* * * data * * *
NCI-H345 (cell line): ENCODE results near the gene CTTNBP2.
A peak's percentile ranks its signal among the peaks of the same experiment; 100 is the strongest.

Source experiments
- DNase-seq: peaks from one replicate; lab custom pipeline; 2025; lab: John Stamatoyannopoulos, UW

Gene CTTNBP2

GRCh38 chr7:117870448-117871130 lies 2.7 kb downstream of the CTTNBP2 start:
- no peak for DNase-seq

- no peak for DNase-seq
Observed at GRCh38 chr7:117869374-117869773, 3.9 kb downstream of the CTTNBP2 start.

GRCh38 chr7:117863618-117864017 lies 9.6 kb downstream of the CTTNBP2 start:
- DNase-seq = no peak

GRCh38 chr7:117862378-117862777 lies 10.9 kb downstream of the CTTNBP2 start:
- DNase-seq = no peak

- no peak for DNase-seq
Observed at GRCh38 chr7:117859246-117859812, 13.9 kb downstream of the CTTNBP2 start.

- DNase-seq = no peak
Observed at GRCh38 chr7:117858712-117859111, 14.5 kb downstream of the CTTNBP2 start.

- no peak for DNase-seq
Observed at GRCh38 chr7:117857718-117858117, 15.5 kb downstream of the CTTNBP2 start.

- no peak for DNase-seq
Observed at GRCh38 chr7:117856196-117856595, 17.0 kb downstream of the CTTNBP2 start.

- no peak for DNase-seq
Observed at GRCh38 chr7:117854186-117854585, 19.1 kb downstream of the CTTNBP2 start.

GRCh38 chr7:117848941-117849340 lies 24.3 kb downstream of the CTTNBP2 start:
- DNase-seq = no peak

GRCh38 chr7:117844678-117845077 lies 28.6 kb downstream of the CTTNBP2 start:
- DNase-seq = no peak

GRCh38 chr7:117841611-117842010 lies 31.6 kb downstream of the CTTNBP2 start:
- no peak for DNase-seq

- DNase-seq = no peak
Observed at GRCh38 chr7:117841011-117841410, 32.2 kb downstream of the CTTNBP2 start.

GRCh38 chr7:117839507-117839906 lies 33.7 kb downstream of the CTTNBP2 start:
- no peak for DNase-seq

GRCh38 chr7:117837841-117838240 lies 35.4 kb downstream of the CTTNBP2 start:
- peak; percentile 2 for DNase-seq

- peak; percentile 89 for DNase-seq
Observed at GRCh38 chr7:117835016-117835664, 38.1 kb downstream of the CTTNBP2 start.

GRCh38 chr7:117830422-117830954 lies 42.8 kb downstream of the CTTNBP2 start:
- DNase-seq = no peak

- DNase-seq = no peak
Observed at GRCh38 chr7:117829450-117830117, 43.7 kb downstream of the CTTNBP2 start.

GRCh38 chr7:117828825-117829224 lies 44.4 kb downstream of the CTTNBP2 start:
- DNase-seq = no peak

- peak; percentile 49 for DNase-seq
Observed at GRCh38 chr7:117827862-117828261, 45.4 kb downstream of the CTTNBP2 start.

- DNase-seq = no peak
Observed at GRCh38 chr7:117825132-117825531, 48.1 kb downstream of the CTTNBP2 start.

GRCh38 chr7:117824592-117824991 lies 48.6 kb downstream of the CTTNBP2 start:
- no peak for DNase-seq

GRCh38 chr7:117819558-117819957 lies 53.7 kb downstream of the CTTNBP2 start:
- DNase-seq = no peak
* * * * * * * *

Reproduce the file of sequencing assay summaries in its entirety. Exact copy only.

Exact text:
NCI-H345 (cell line): ENCODE results near the gene CTTNBP2.
A peak's percentile ranks its signal among the peaks of the same experiment; 100 is the strongest.

Source experiments
- DNase-seq: peaks from one replicate; lab custom pipeline; 2025; lab: John Stamatoyannopoulos, UW

Gene CTTNBP2

GRCh38 chr7:117870448-117871130 lies 2.7 kb downstream of the CTTNBP2 start:
- no peak for DNase-seq

- no peak for DNase-seq
Observed at GRCh38 chr7:117869374-117869773, 3.9 kb downstream of the CTTNBP2 start.

GRCh38 chr7:117863618-117864017 lies 9.6 kb downstream of the CTTNBP2 start:
- DNase-seq = no peak

GRCh38 chr7:117862378-117862777 lies 10.9 kb downstream of the CTTNBP2 start:
- DNase-seq = no peak

- no peak for DNase-seq
Observed at GRCh38 chr7:117859246-117859812, 13.9 kb downstream of the CTTNBP2 start.

- DNase-seq = no peak
Observed at GRCh38 chr7:117858712-117859111, 14.5 kb downstream of the CTTNBP2 start.

- no peak for DNase-seq
Observed at GRCh38 chr7:117857718-117858117, 15.5 kb downstream of the CTTNBP2 start.

- no peak for DNase-seq
Observed at GRCh38 chr7:117856196-117856595, 17.0 kb downstream of the CTTNBP2 start.

- no peak for DNase-seq
Observed at GRCh38 chr7:117854186-117854585, 19.1 kb downstream of the CTTNBP2 start.

GRCh38 chr7:117848941-117849340 lies 24.3 kb downstream of the CTTNBP2 start:
- DNase-seq = no peak

GRCh38 chr7:117844678-117845077 lies 28.6 kb downstream of the CTTNBP2 start:
- DNase-seq = no peak

GRCh38 chr7:117841611-117842010 lies 31.6 kb downstream of the CTTNBP2 start:
- no peak for DNase-seq

- DNase-seq = no peak
Observed at GRCh38 chr7:117841011-117841410, 32.2 kb downstream of the CTTNBP2 start.

GRCh38 chr7:117839507-117839906 lies 33.7 kb downstream of the CTTNBP2 start:
- no peak for DNase-seq

GRCh38 chr7:117837841-117838240 lies 35.4 kb downstream of the CTTNBP2 start:
- peak; percentile 2 for DNase-seq

- peak; percentile 89 for DNase-seq
Observed at GRCh38 chr7:117835016-117835664, 38.1 kb downstream of the CTTNBP2 start.

GRCh38 chr7:117830422-117830954 lies 42.8 kb downstream of the CTTNBP2 start:
- DNase-seq = no peak

- DNase-seq = no peak
Observed at GRCh38 chr7:117829450-117830117, 43.7 kb downstream of the CTTNBP2 start.

GRCh38 chr7:117828825-117829224 lies 44.4 kb downstream of the CTTNBP2 start:
- DNase-seq = no peak

- peak; percentile 49 for DNase-seq
Observed at GRCh38 chr7:117827862-117828261, 45.4 kb downstream of the CTTNBP2 start.

- DNase-seq = no peak
Observed at GRCh38 chr7:117825132-117825531, 48.1 kb downstream of the CTTNBP2 start.

GRCh38 chr7:117824592-117824991 lies 48.6 kb downstream of the CTTNBP2 start:
- no peak for DNase-seq

GRCh38 chr7:117819558-117819957 lies 53.7 kb downstream of the CTTNBP2 start:
- DNase-seq = no peak